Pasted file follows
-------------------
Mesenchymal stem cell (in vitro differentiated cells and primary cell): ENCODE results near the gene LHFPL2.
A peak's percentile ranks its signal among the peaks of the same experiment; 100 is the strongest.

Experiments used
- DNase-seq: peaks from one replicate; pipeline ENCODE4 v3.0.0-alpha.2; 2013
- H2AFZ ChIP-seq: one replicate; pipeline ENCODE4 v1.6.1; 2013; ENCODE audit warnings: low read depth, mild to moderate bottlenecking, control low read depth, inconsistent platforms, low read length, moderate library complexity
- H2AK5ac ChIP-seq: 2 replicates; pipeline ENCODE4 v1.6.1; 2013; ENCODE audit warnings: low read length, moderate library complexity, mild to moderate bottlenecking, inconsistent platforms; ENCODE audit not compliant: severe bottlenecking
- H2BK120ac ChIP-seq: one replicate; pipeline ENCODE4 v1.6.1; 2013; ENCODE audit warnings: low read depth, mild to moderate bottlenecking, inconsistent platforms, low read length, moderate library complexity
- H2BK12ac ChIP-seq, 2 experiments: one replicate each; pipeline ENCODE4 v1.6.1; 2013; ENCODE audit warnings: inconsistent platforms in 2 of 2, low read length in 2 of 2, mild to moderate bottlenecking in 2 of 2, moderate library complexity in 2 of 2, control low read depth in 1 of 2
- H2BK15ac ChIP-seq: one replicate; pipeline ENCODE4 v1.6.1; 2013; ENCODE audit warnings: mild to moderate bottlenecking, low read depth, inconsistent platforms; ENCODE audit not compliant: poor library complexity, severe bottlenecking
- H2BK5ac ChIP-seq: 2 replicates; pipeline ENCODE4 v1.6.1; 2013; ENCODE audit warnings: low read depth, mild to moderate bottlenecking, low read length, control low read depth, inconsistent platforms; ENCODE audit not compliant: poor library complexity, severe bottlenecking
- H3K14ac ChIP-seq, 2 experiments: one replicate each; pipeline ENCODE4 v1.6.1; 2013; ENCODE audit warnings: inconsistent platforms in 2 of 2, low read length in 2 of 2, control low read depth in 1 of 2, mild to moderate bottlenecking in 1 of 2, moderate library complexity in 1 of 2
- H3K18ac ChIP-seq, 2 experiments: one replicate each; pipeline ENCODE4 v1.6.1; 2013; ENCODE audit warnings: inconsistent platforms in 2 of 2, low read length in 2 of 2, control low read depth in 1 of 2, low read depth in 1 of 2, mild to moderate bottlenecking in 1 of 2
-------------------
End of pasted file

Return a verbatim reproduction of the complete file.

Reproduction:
Mesenchymal stem cell (in vitro differentiated cells and primary cell): ENCODE results near the gene LHFPL2.
A peak's percentile ranks its signal among the peaks of the same experiment; 100 is the strongest.

Experiments used
- DNase-seq: peaks from one replicate; pipeline ENCODE4 v3.0.0-alpha.2; 2013
- H2AFZ ChIP-seq: one replicate; pipeline ENCODE4 v1.6.1; 2013; ENCODE audit warnings: low read depth, mild to moderate bottlenecking, control low read depth, inconsistent platforms, low read length, moderate library complexity
- H2AK5ac ChIP-seq: 2 replicates; pipeline ENCODE4 v1.6.1; 2013; ENCODE audit warnings: low read length, moderate library complexity, mild to moderate bottlenecking, inconsistent platforms; ENCODE audit not compliant: severe bottlenecking
- H2BK120ac ChIP-seq: one replicate; pipeline ENCODE4 v1.6.1; 2013; ENCODE audit warnings: low read depth, mild to moderate bottlenecking, inconsistent platforms, low read length, moderate library complexity
- H2BK12ac ChIP-seq, 2 experiments: one replicate each; pipeline ENCODE4 v1.6.1; 2013; ENCODE audit warnings: inconsistent platforms in 2 of 2, low read length in 2 of 2, mild to moderate bottlenecking in 2 of 2, moderate library complexity in 2 of 2, control low read depth in 1 of 2
- H2BK15ac ChIP-seq: one replicate; pipeline ENCODE4 v1.6.1; 2013; ENCODE audit warnings: mild to moderate bottlenecking, low read depth, inconsistent platforms; ENCODE audit not compliant: poor library complexity, severe bottlenecking
- H2BK5ac ChIP-seq: 2 replicates; pipeline ENCODE4 v1.6.1; 2013; ENCODE audit warnings: low read depth, mild to moderate bottlenecking, low read length, control low read depth, inconsistent platforms; ENCODE audit not compliant: poor library complexity, severe bottlenecking
- H3K14ac ChIP-seq, 2 experiments: one replicate each; pipeline ENCODE4 v1.6.1; 2013; ENCODE audit warnings: inconsistent platforms in 2 of 2, low read length in 2 of 2, control low read depth in 1 of 2, mild to moderate bottlenecking in 1 of 2, moderate library complexity in 1 of 2
- H3K18ac ChIP-seq, 2 experiments: one replicate each; pipeline ENCODE4 v1.6.1; 2013; ENCODE audit warnings: inconsistent platforms in 2 of 2, low read length in 2 of 2, control low read depth in 1 of 2, low read depth in 1 of 2, mild to moderate bottlenecking in 1 of 2